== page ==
Since you never really know when the hops are going to ripen and be ready for collection, our brewing schedule becomes a little loose around this time of year.

OJ: Picking up the green hops is the easy part, hopefully you’ve got an empty tank.

AG: The provenance and unpredictability of the green hop program is what allows us to tell a story about the beer and give our drinkers a new sensory experience every year.

OJ: Guys, thanks very much for coming out to collect the green hops today. It’s always a pleasure to host you on the farm at this time of year, and I look forward to joining you down at the brewery for the next stage of the process to see if we can create that new sensory experience for the drinker.

We’re in your world now, guys, so what’s the plan?

AG: We’ve picked up our hops from the farm and taken them straight back to the brewery. There’re a couple of really uniquely challenging factors to brewing with green hops, but that’s half the fun.

SO: They’re less concentrated than pellets, so you need more of them to achieve the same level of flavour and aroma. Green hops also provide a distinctly fresh, vibrant, and herbaceous flavour profile without the bitterness you get when using pellets. Because they’re 80% water, they tend to expire quickly, which is why we need to use them within 24-48 hours after harvest.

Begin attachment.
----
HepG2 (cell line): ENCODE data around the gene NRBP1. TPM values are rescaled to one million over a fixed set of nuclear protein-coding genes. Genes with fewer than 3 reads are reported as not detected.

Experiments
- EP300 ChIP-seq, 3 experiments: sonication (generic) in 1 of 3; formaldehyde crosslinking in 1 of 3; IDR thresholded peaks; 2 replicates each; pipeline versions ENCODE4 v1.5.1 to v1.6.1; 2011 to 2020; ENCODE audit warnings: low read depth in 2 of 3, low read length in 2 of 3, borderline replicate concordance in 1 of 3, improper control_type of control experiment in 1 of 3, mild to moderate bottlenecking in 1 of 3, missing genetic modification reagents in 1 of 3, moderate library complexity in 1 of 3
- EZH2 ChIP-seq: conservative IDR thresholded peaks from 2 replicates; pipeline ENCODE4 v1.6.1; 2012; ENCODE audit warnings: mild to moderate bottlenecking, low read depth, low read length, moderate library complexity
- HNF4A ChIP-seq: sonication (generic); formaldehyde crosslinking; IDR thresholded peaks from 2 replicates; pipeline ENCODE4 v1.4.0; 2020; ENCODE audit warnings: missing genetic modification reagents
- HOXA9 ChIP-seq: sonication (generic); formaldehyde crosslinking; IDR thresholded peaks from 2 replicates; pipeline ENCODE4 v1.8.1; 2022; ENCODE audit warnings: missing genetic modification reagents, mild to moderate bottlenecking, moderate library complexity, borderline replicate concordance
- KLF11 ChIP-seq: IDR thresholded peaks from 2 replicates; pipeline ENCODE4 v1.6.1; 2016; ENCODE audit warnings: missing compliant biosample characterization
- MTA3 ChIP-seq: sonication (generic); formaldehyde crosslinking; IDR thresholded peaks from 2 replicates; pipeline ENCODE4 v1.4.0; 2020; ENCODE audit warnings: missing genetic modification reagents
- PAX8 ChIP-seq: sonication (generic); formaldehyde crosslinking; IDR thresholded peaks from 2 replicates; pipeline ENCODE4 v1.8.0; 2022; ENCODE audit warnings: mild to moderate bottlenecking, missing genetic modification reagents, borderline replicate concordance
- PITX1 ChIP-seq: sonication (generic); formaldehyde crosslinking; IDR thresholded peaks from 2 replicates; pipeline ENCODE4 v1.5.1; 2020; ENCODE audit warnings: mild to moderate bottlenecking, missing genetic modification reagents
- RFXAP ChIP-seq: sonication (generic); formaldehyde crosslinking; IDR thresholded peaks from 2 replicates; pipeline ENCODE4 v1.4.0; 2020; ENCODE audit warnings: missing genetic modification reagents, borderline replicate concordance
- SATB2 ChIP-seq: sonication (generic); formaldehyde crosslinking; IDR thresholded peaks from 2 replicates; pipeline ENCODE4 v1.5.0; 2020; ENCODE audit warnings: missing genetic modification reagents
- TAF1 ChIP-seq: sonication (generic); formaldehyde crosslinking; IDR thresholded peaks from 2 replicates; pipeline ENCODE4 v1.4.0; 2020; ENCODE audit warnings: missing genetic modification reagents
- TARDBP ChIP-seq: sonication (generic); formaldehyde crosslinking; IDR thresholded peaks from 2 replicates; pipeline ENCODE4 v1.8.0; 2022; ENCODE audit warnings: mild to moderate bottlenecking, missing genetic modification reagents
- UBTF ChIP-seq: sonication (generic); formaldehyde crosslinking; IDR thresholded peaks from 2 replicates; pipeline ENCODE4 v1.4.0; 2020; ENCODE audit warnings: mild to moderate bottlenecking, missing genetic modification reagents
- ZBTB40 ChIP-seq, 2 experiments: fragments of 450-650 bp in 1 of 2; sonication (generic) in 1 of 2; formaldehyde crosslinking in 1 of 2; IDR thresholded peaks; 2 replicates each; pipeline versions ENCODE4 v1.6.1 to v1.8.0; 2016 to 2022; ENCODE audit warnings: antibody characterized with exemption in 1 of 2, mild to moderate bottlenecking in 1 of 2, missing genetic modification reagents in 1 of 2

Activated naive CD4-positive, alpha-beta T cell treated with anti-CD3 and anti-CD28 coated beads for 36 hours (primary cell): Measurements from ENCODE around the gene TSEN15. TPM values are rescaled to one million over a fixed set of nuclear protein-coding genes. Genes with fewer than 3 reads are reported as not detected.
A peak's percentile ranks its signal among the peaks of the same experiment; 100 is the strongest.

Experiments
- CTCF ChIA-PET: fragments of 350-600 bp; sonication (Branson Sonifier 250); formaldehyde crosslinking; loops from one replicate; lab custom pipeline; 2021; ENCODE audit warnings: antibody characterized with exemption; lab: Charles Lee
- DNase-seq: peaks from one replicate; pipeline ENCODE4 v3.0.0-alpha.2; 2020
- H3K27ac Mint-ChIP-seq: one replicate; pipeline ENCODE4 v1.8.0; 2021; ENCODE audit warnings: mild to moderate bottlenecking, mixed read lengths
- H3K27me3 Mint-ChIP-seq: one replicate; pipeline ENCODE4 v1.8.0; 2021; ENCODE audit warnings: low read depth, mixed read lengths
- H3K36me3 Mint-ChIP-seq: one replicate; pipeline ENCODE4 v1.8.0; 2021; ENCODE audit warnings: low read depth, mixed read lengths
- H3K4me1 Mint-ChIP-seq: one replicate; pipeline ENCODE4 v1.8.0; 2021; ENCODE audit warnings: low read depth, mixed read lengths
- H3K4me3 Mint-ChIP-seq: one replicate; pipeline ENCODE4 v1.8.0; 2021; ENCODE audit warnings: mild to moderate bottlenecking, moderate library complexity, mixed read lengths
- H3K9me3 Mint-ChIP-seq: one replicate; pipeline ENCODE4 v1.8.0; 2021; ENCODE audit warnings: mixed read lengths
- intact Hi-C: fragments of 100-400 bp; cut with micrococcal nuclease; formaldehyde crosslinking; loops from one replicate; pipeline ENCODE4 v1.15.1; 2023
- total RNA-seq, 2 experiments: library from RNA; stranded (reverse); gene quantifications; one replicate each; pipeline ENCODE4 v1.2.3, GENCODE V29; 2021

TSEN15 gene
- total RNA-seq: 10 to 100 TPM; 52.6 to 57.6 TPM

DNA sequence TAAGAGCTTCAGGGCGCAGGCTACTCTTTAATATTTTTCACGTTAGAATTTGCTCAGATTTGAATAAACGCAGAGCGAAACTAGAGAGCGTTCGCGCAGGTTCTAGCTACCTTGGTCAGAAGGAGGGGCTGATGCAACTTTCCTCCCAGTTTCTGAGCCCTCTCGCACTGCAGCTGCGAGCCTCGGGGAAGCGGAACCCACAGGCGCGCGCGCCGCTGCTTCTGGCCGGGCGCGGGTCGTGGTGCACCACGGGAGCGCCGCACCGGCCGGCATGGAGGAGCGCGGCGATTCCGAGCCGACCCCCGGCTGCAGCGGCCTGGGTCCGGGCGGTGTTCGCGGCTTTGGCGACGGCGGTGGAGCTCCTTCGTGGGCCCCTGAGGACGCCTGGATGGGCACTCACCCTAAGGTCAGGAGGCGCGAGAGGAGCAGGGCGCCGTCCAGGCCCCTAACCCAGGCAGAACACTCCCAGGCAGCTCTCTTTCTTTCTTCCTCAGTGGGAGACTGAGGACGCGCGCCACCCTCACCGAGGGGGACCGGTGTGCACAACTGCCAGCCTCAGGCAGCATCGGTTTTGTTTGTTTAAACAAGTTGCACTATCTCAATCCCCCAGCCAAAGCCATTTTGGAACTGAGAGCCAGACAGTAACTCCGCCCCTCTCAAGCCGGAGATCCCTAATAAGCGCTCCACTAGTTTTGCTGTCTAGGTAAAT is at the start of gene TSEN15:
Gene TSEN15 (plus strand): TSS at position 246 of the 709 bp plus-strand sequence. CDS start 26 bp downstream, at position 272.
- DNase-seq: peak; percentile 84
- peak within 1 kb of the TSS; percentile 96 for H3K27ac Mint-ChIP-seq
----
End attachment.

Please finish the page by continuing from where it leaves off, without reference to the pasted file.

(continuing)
OJ: Can you tell me what hops you’re using? And what sort of beer style are you trying?

AG: Today we’re using fresh Cascade straight from the farm, we’re hoping for some really nice bright citrus characters, and chucking them in an American-style pale ale.

SO: And we’re going to add the green hops during the whirlpool stage of our brew.

OJ: Fantastic, and does that take any modification to your normal process?

SO: It’s a big deviation because what we do is we remove all the grain from our mash tun, we give it a full CIP and basically turn it into a big hop-back. At the end of the boil we chuck all the fresh hops into it and transfer the wort from our kettle on top of the hops in our mash tun.